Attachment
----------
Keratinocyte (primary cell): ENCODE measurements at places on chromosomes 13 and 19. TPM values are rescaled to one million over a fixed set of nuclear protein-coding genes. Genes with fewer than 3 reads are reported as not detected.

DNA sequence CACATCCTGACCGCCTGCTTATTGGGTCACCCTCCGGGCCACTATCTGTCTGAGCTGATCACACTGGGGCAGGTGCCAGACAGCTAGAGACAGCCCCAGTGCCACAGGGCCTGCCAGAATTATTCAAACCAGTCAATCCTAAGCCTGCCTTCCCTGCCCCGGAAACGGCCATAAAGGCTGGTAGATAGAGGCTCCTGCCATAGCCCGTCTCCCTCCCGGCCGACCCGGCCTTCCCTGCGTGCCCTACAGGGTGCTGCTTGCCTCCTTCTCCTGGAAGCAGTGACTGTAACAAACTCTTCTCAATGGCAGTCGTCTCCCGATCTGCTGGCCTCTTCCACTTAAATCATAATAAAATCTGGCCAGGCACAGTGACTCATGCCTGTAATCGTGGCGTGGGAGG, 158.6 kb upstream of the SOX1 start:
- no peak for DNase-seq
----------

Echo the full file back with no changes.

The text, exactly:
Keratinocyte (primary cell): ENCODE measurements at places on chromosomes 13 and 19. TPM values are rescaled to one million over a fixed set of nuclear protein-coding genes. Genes with fewer than 3 reads are reported as not detected.

DNA sequence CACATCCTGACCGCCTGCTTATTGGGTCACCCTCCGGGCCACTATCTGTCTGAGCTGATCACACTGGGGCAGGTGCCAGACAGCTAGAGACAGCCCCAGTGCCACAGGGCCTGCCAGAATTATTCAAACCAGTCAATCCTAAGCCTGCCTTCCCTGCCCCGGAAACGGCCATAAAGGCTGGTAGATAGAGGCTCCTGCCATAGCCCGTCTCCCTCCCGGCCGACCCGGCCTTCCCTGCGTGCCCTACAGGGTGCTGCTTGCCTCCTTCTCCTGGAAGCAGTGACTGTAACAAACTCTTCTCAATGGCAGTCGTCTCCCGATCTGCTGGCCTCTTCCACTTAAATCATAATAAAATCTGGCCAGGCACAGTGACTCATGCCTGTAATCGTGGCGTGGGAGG, 158.6 kb upstream of the SOX1 start:
- no peak for DNase-seq